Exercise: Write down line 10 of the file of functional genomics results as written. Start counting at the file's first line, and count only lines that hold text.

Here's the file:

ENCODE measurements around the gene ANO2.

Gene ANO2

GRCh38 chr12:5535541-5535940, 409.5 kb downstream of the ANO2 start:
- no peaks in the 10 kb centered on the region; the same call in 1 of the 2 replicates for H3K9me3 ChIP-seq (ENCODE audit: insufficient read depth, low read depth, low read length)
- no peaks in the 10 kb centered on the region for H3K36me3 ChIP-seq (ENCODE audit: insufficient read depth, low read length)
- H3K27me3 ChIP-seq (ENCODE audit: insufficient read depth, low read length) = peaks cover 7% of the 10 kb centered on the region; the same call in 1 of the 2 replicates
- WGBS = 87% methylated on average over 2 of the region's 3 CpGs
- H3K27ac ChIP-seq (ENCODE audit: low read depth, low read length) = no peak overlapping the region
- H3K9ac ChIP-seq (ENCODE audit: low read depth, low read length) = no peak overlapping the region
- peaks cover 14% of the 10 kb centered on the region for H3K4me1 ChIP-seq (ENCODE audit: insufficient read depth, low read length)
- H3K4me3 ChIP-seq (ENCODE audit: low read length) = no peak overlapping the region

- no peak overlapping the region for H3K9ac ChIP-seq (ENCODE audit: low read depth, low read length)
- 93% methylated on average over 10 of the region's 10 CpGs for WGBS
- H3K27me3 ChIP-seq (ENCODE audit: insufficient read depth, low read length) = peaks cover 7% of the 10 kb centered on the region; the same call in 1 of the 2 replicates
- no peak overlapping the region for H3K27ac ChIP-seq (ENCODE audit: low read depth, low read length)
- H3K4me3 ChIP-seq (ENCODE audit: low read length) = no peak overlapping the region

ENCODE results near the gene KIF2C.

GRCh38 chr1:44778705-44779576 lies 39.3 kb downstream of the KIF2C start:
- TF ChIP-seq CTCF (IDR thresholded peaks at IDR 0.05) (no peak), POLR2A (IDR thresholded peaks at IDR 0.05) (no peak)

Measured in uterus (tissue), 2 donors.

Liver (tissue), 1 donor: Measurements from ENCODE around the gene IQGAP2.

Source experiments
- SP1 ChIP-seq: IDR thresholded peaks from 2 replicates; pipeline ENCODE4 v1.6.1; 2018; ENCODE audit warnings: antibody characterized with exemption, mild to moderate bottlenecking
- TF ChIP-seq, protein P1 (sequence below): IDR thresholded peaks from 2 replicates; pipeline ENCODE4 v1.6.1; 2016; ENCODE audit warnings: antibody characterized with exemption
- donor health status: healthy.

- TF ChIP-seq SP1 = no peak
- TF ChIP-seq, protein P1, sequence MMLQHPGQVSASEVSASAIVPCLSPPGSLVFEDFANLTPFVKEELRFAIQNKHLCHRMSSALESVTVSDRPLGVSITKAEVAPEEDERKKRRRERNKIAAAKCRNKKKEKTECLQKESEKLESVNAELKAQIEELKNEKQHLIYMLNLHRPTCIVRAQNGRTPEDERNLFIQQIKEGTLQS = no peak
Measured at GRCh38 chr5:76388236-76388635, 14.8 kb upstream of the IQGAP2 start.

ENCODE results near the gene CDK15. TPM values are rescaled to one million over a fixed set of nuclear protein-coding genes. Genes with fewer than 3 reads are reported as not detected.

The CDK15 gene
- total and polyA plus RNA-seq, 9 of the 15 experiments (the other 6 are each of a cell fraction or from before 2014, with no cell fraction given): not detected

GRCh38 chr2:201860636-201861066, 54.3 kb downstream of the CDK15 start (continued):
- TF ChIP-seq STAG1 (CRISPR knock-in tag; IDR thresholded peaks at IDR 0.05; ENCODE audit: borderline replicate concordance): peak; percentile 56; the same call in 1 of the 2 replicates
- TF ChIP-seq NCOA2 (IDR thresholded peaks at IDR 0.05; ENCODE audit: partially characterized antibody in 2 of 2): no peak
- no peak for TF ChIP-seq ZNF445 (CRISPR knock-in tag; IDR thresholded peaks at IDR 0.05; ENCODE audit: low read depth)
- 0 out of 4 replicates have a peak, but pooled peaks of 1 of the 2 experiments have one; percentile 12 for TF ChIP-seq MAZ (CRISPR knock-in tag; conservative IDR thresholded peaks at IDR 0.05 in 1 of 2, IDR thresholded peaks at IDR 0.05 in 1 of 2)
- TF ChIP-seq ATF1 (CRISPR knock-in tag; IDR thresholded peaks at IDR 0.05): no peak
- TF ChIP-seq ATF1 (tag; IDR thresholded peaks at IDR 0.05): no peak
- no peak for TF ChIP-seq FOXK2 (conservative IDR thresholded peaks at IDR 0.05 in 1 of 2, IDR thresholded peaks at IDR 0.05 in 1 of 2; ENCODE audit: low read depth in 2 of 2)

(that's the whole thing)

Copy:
- peaks cover 14% of the 10 kb centered on the region for H3K4me1 ChIP-seq (ENCODE audit: insufficient read depth, low read length)